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Sales Force Strategy
 Direct (company) sales force

 Contractual sales force

 Product sales force structure: is a sales force organization under which salespeople specialize in
selling only a portion of the company’s products or lines. Problems can occur if a single customer
buys many different products from the company. Extra costs of this method must be compared
with the more specialized product knowledge and extra attention to individual products.

 Territorial sales force structure: is a sales force organization that assigns each salesperson to an
exclusive geographic area and sells the company’s full line products and services to all customers
in that territory. Advantages include:
It defines the salesperson’s job.
The person gets credit for what they accomplish
person works in a territory
Increases the salesperson’s desire to build local business.
Traveling expenses are low (because of reduced territorial size).

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 Customer sales force structure: is a sales force organization under which sales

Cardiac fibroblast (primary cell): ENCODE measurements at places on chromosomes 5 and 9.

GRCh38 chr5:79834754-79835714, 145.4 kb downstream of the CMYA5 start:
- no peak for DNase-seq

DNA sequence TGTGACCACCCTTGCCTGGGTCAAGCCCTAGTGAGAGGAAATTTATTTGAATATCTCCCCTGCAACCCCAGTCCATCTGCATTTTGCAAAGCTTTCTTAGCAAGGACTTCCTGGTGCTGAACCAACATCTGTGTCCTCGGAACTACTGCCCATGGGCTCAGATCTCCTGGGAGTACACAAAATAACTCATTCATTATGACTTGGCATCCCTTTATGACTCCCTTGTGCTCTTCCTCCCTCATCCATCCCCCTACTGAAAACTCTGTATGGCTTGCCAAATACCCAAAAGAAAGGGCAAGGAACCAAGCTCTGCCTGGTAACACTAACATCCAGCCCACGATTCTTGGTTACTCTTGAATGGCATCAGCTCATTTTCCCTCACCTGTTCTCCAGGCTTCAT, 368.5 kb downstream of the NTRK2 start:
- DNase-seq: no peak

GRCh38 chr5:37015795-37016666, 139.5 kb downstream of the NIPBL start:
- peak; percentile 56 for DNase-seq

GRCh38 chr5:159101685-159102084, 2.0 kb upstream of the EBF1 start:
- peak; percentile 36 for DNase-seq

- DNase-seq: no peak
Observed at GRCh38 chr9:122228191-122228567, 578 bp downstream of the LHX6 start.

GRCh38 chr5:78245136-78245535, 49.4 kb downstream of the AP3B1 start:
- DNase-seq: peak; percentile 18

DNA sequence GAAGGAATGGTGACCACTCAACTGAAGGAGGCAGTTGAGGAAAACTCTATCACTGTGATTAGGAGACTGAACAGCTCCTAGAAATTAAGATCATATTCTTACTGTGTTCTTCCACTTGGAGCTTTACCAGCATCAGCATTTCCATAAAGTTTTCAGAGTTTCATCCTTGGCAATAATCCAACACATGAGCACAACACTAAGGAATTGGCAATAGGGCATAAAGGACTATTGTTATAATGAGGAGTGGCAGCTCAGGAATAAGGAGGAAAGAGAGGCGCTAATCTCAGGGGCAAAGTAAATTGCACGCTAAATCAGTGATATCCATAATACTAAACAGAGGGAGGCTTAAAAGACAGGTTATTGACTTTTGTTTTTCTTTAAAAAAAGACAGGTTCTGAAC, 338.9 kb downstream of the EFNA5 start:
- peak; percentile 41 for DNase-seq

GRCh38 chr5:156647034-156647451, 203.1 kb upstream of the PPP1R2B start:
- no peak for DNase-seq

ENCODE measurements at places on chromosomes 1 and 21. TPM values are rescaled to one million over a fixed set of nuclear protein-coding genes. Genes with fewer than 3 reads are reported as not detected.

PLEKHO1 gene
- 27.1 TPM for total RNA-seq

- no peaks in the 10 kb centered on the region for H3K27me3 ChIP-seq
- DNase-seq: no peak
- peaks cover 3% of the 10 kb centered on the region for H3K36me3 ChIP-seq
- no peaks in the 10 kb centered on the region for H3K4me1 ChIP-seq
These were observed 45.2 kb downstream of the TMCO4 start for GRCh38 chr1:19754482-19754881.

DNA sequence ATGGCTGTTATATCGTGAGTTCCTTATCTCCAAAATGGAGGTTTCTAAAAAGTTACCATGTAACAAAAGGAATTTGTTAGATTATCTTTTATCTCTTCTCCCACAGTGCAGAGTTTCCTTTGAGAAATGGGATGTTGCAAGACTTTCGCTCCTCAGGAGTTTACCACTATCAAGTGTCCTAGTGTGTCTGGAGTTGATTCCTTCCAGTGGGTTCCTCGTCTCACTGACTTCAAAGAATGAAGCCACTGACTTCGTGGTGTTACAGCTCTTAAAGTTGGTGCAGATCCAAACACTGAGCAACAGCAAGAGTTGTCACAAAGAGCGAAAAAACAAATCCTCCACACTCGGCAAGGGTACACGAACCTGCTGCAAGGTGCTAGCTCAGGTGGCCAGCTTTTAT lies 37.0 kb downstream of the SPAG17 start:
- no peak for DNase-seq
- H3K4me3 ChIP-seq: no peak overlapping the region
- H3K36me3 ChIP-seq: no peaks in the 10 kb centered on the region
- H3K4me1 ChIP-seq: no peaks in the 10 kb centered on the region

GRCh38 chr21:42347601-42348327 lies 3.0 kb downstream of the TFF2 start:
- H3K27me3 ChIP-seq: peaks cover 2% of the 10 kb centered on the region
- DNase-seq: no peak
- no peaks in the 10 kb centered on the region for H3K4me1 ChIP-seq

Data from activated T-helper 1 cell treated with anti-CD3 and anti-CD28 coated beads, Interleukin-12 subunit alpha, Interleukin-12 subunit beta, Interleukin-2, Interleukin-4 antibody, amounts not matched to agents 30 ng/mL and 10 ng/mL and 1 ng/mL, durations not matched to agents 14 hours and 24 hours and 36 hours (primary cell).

people specialize in selling only to certain customers or industries. This form can help
to become more customer focused. This form carefully consider primary customers.

 Complex sales-force structure: forms are usually deviations of the basic three
mentioned above where combinations occur.

 To reduce time demands on their outside sales forces, many companies have
increased the size of their inside sales forces and have added:
1). Technical support people.
2). Sales assistants.
3). Telemarketers (using the telephone to sell directly)

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Sales Force Size
 Increasing the number of sales representatives will increase both
sales & costs.

 Work Load Approach: